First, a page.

There are no lobbyists in Ukraine, and the legislative process takes place without the participation of entrepreneurs, therefore, there are no general rules for doing business.

We do not have eco-lobbyists, as soon as they appear – the situation will get better.

Tell us more about the world’s best cases

The first case is the Isabel project in San Francisco. It’s a stand-alone mobile application, which manages a 177-hectare hydroponic farm. They worked in the social sector, so the local budget is fully paid for the project. We were training staff and then completely automated the farm.

(c) Isabel.io

After succeeding in San Francisco, the project moved to Peru. It turned into a full-fledged helper application that fully manages the greenhouse. There are timings, video tutorials, as well as automated fertilization and watering in the application.

The second case is Plant Vision from Huxley. This case works with artificial intelligence and fully automates the process: from fertilization to harvesting. The application contains timings, temperature data, plant health checks, current tasks to be performed.

(c) Huxley

How were these solutions developed?

Before launching, there were research and development stages for two years and consulting with experts, as well as certification by eco-standards.

In the US, government authorities sent their experts to test the developments. They even provided team with some pieces of advice on how to develop our products.

Isabel was built in 7 months (including testing). For Peru farm – 16 months. As for virtual trainings and simulations (we often call it Serious Games), an average scenario takes about a month. At the same time, the documentation is being prepared and there is an expert on a client or our side who can answer all the questions. Consequently, the more scenarios we need to implement, the more time it takes to develop them. And it is still important how many developers are involved in the project.

Usually, the customer tests the first option, and then returns to finish the development of the solution. We eliminate disadvantages, and add other features as needed.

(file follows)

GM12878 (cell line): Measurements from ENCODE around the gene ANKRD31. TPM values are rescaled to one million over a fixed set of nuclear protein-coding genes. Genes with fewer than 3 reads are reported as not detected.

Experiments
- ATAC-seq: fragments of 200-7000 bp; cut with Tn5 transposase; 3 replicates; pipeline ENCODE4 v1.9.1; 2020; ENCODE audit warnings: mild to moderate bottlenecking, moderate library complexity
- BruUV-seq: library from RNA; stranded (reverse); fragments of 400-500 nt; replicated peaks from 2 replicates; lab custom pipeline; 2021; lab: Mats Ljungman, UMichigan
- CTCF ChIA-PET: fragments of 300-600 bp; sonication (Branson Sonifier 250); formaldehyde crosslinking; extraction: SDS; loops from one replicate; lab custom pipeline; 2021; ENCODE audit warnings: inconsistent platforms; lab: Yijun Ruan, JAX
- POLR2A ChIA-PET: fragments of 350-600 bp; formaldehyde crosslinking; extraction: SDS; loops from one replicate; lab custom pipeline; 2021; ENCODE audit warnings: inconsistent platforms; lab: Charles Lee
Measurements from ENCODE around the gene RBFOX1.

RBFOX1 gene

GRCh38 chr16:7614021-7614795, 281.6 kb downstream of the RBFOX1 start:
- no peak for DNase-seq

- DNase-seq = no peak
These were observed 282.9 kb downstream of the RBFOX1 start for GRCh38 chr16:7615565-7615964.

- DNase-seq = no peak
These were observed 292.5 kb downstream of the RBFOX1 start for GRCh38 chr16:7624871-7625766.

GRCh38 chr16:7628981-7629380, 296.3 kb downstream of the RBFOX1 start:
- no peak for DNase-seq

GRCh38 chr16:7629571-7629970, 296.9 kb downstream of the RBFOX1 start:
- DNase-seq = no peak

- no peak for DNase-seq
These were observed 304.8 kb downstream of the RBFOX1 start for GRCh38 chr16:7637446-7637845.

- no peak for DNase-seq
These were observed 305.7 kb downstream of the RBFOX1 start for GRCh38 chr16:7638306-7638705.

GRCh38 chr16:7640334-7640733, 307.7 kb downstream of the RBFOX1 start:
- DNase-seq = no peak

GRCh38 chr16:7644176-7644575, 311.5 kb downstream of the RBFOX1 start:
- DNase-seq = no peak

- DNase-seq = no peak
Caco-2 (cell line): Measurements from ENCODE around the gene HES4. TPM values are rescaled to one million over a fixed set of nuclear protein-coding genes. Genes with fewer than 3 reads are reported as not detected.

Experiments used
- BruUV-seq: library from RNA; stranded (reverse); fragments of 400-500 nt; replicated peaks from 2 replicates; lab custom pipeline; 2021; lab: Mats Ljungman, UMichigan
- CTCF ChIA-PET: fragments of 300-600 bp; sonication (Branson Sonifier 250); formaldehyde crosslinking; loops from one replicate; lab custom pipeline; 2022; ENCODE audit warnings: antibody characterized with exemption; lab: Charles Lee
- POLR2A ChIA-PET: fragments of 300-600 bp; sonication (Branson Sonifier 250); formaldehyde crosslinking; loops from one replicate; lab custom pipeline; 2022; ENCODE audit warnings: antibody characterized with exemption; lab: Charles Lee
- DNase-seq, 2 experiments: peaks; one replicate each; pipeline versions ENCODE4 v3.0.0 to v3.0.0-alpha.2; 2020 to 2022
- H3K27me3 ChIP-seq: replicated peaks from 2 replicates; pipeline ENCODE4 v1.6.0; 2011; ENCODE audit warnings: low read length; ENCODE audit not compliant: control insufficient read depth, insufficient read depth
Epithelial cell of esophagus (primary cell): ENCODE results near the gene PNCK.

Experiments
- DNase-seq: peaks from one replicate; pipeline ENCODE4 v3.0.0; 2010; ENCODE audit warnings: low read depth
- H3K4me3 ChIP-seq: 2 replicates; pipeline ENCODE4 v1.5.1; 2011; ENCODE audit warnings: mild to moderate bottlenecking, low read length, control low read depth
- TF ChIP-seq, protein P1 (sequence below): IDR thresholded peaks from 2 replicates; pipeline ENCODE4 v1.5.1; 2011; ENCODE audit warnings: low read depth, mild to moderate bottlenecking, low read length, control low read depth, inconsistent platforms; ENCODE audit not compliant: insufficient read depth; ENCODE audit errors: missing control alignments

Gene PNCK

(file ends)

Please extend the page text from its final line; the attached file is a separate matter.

How virtual and augmented realities are progressing in the world?

Let’s start from the US. There are two dominant trends on the market: Military and Aerospace. In the first case, they work with grants from the US Department of Defense, in the second case – from NASA. There are already the developments of space drones, similar to R2D2 from Star Wars.

The agri-sector also implements VR/AR technologies. But this area is more interested in cases with heavy equipment, because it is expensive. Simulators help to train the workers.

Leading countries in the development of Serious Games (virtual trainings and simulations) are the United States, Great Britain, Germany, France, Japan, Arab countries (due to lack of manpower), Scandinavian countries. China is very closed, so it’s hard to say about the state of development and the implementation of VR/AR there.

(c) DigiCapital

Today machine learning is trend. We work with systems that are learning themselves. Also, there are interesting solutions for surgery now – prototypes of surgical gloves. There are technologies being developed when in mixed (VR+AR) reality it is possible to touch something.

Simulation games don’t lose popularity as well. There is a big farm simulator called Pure Farming. It’s done for Playstation VR and Sony is investing in it. Likewise, farm simulators for mobile phones are being developed. Moreover, they are developed not only for games. Farmers’ unions in the US invest in these games as a learning tool. There is a boom in this area and a high demand for advertising by agricultural machinery producers. The farming simulator is about to create a parallel world of farms like the World of Warcraft.

Original article in Ukrainian you can find here.